Following the hearing, the trial court denied the plaintiffs' prayer for relief. In its memorandum opinion, it based its decision on findings that the plaintiffs had a reasonable access from their property to the public road and that there was no evidence of any easement that was obvious or meant to be permanent. The plaintiffs appealed.

• 1 The plaintiffs contend that they are entitled to an easement by implication across the defendants' land for the purpose of ingress and egress. The defendants deny the existence of the alleged easement, arguing that there is no proof as to where on the property it was located or that it even existed at the time of separation of title.

The defendants raised the statute of limitation in their motion to dismiss. Section 1 of "An Act relating to claims to real estate" (Ill. Rev. Stat. 1979, ch. 83, par. 12.1), recodified as section 13-118 of the Code of Civil Procedure (Ill. Rev. Stat. 1981, ch. 110, par. 13-118) places a 40-year limitation on claims to establish an interest in real estate (except adverse possession), unless a statement describing the interest claimed has been filed with the recorder of deeds within 40 years after the claim arises. Section 3(c) (Ill. Rev. Stat. 1979, ch. 83, par. 12.3(c)) excepts "any easement or interest in the nature of an easement, or any rights granted, reserved or excepted by any instrument creating such easement or interest, the existence of which such easement or interest is apparent from or can be proved by physical evidence of its use, whether or not such physical evidences of its use are visible from the surface * * *." On appeal, the defendants suggest that the claimed easement, if it arose at all, arose too long ago (125 years before the action was filed) to be allowed. However, the defendants apparently abandoned their statute of limitations defense, as no further mention is made of it. The statute of limitations bar is an affirmative defense and may not be considered on appeal if not presented to the trial court or if waived. See Lawson v. Hill (1979), 77 Ill. App.3d 835, 848.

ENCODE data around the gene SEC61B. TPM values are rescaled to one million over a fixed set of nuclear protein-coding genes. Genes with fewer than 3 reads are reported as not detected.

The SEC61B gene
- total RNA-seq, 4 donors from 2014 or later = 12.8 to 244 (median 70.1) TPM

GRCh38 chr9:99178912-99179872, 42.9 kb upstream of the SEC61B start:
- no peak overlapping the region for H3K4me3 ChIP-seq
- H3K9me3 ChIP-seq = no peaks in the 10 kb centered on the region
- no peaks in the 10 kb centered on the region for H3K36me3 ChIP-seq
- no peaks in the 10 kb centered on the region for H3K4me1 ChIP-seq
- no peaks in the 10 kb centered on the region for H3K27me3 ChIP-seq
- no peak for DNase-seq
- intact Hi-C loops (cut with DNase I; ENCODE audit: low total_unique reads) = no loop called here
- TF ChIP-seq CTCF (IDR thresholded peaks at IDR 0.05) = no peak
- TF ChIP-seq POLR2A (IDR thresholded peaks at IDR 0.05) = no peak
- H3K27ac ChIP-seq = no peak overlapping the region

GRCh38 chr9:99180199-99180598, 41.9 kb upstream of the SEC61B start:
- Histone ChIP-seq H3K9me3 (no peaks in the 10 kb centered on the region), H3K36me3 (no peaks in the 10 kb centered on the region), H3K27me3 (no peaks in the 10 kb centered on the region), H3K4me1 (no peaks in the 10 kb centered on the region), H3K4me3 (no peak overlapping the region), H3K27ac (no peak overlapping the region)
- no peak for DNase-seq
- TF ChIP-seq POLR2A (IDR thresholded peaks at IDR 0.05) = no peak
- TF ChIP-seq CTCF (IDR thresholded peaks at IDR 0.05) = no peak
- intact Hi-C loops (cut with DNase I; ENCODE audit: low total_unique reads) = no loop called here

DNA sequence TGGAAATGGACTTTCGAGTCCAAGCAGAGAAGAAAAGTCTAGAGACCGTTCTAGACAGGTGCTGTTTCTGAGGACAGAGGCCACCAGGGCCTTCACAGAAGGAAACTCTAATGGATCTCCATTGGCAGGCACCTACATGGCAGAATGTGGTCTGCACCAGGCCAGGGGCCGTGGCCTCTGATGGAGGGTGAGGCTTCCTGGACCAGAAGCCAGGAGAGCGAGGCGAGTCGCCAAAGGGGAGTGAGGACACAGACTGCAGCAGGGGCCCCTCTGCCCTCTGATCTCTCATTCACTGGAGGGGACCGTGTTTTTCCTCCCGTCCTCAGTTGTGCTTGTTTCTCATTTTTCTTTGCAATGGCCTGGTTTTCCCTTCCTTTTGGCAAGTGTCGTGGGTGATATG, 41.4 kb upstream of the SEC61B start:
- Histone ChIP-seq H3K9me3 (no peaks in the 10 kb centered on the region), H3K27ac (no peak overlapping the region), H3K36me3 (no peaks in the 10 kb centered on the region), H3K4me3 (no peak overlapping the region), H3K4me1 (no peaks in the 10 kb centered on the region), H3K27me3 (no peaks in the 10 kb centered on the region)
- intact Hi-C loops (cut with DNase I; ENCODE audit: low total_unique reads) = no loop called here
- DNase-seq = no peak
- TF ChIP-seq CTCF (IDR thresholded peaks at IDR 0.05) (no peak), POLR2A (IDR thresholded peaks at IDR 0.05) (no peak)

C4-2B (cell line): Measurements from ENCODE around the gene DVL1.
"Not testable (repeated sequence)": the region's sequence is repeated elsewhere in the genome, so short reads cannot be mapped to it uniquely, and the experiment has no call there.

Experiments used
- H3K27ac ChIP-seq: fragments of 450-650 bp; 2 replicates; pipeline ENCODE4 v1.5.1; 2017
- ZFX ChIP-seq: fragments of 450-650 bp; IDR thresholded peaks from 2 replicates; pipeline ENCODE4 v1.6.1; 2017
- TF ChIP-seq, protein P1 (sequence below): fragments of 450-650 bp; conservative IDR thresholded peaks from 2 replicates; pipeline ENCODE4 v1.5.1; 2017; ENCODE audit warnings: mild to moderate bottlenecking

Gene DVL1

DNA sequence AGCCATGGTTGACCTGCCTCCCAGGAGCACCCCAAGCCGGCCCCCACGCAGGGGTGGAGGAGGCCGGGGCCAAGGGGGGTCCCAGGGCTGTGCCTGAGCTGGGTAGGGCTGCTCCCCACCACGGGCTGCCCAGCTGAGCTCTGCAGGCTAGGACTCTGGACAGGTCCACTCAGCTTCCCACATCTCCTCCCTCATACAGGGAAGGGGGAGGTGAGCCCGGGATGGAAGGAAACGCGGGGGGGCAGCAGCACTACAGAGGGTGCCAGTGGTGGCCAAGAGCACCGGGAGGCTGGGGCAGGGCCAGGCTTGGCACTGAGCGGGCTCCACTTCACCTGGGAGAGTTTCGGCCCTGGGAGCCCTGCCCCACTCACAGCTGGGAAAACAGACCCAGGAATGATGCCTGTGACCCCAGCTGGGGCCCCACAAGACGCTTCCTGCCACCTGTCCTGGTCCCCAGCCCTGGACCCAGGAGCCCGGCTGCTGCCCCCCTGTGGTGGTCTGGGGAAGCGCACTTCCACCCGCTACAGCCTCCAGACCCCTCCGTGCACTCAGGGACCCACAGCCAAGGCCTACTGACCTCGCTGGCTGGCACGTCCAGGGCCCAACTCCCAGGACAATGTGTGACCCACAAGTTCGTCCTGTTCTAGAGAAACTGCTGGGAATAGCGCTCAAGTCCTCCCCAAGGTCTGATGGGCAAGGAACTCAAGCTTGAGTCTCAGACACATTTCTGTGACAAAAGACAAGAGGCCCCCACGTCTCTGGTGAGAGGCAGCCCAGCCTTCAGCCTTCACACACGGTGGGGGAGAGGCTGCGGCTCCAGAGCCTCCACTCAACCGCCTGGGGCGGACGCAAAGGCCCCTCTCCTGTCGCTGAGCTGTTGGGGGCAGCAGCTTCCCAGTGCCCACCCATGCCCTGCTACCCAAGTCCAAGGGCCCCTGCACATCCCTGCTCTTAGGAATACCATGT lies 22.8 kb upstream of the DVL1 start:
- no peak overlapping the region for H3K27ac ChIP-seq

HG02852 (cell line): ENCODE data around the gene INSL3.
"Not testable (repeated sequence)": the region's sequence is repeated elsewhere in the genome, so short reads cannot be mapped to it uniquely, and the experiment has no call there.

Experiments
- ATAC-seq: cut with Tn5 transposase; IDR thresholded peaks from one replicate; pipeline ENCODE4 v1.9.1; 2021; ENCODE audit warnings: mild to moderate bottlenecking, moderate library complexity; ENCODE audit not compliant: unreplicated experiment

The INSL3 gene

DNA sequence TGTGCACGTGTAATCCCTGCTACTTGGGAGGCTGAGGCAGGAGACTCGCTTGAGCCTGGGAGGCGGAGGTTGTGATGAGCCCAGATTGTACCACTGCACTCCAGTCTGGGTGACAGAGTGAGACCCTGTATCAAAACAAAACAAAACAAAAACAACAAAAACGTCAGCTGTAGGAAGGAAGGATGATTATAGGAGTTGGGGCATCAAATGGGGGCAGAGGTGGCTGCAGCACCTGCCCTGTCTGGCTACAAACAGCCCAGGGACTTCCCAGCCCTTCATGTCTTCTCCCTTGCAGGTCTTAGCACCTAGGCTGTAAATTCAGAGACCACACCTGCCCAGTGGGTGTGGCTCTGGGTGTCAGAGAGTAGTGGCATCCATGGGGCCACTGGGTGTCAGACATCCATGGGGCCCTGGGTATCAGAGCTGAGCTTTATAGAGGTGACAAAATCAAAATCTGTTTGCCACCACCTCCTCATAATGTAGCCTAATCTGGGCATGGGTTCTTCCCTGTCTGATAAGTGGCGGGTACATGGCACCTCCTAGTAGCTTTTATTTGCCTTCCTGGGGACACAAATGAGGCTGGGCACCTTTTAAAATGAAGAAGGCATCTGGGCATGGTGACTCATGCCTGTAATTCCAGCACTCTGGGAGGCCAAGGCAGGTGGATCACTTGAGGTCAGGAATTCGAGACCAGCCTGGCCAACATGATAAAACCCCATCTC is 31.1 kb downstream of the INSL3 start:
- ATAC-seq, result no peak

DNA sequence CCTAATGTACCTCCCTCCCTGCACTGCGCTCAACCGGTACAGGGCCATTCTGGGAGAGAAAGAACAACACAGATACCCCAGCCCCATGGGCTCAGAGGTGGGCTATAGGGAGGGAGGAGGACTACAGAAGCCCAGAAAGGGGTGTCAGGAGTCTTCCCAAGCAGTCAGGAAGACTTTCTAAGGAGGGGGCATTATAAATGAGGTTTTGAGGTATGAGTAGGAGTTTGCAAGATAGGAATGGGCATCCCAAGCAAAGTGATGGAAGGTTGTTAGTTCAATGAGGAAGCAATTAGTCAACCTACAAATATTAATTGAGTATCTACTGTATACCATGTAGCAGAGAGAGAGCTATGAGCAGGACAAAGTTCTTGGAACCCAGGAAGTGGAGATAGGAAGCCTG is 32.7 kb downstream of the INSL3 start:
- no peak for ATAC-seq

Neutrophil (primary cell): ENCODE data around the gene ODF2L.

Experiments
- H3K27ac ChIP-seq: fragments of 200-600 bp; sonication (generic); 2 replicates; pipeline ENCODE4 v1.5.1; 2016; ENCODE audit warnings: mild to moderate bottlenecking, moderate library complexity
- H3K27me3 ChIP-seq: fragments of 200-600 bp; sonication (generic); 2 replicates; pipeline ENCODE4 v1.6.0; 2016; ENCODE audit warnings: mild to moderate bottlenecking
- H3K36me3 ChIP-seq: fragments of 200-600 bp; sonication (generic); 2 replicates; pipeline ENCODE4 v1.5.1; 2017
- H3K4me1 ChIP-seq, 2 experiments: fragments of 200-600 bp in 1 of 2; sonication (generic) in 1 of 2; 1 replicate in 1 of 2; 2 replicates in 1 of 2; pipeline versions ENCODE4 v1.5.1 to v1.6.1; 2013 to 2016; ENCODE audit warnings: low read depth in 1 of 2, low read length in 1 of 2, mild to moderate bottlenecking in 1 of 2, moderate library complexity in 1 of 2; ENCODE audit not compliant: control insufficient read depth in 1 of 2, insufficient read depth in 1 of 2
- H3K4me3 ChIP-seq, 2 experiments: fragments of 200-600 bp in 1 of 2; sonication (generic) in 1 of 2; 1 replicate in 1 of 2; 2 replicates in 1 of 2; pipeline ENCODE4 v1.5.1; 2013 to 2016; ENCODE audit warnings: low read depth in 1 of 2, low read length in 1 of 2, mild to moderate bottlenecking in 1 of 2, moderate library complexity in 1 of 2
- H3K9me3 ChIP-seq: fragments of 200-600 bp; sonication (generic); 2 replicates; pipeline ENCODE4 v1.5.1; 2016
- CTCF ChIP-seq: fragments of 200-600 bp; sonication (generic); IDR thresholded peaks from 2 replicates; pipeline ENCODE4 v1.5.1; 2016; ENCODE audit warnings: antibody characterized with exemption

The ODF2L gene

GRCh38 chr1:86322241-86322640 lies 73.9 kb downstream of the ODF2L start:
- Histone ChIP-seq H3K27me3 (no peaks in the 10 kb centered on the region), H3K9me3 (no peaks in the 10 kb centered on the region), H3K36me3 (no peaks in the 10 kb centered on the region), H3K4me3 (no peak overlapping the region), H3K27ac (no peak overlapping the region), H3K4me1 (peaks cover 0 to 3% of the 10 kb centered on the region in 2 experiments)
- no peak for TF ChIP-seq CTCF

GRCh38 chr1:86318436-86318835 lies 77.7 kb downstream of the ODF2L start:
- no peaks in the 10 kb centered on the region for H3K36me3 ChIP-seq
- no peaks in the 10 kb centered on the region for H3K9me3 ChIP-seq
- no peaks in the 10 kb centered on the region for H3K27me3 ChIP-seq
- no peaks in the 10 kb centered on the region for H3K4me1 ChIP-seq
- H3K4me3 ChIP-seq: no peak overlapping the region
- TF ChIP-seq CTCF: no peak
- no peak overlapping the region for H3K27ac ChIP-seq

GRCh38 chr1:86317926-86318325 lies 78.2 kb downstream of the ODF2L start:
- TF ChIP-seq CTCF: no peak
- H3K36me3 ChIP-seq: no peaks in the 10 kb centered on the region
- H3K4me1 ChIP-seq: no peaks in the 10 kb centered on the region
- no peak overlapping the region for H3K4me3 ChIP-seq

The defendants also state that the defendants and their predecessors in title have held their property adversely to any right that the plaintiffs might have and in excess of 20 years, arguing that if an easement ever did exist it was destroyed by adverse possession. Although an easement by implication may be extinguished by adverse possession, the doctrine of adverse possession operates as a statute of limitation and therefore is an affirmative defense. It must be specifically pleaded, alleging the necessary and constituent elements of possession, or it is waived. Luthy v. Keehner (1980), 90 Ill. App.3d 127, 132-33.

• 2-5 The essential elements for an easement by implication are well established. (1) There must be common ownership of the land followed by a separation of title. (2) Before the separation occurs, the use giving rise to the easement must have been long continued, obvious, or manifest, to a degree that shows permanency. (3) The use of the claimed easement must be necessary to the beneficial enjoyment of the land granted or retained. (Sheehan v. Sagona (1958), 13 Ill.2d 341, 345.) However, the law does not require a showing of absolute necessity, and it is sufficient that the easement be reasonable, highly convenient, and beneficial. (People ex rel. Helgeson v. Hackler (1961), 21 Ill.2d 267, 271.) Thus when one portion of an estate derives a benefit and advantage from another, of a permanent, open, and visible character, when that portion is severed, the grantee takes that portion with all the benefits and burdens that appear to belong to it (Gilbert v. Chicago Title & Trust Co. (1955), 7 Ill.2d 496, 499), and there arises by implication of law a grant of the right to continue such ...